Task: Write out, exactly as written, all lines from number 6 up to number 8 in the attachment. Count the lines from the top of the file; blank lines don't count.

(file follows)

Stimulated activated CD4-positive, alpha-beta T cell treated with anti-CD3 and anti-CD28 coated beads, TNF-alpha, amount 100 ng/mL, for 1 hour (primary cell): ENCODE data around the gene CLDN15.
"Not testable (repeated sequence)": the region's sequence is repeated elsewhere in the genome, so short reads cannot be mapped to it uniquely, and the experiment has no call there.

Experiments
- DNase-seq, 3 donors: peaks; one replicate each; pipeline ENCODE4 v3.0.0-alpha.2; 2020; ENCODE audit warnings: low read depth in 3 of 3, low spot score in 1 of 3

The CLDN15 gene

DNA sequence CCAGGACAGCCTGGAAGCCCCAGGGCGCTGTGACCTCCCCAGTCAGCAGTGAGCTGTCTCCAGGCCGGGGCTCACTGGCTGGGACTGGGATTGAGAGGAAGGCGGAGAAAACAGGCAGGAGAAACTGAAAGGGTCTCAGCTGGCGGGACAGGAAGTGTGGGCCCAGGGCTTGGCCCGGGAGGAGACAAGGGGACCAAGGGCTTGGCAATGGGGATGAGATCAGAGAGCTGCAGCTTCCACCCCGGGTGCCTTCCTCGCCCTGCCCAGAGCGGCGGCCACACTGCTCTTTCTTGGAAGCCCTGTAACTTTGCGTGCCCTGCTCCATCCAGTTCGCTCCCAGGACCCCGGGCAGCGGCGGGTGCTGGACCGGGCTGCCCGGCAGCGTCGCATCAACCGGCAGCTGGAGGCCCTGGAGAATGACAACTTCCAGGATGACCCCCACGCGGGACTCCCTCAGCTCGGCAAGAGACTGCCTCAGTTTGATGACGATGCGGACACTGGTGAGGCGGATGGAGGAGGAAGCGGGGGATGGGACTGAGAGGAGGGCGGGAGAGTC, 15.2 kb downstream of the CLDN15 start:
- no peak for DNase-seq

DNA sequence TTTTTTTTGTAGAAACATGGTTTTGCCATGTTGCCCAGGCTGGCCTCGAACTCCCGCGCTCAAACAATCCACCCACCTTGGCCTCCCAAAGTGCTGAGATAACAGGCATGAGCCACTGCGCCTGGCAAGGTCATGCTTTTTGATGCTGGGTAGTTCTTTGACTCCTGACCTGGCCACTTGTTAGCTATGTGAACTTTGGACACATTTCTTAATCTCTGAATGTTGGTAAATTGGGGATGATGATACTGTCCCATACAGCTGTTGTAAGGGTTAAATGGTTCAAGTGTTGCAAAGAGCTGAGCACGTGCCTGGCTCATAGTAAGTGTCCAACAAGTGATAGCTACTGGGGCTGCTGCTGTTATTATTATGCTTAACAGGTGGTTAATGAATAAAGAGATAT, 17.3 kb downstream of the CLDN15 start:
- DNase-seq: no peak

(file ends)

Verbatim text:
DNA sequence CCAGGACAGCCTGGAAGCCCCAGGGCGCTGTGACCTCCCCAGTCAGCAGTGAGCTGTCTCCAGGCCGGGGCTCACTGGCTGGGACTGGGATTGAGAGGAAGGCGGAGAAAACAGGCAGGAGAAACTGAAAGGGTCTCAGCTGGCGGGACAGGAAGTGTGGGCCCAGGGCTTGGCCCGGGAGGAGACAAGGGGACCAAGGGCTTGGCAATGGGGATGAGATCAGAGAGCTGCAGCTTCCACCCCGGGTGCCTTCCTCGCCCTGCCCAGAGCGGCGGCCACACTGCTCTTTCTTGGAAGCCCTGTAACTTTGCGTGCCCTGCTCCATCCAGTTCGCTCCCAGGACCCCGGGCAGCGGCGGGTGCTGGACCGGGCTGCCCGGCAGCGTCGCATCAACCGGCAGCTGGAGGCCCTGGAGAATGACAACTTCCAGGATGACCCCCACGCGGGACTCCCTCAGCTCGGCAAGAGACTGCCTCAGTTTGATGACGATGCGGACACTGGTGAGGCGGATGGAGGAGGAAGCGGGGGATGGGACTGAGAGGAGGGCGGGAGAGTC, 15.2 kb downstream of the CLDN15 start:
- no peak for DNase-seq

DNA sequence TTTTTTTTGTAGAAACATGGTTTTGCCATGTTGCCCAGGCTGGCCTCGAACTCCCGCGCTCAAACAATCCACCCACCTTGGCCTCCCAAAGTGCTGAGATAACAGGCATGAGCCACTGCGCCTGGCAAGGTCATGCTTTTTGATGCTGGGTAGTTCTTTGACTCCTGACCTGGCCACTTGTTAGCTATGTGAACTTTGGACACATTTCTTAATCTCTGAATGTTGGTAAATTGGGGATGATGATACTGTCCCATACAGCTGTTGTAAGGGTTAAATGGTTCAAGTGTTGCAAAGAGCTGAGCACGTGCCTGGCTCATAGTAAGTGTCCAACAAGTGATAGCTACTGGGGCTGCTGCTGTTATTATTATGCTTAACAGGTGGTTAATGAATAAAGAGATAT, 17.3 kb downstream of the CLDN15 start: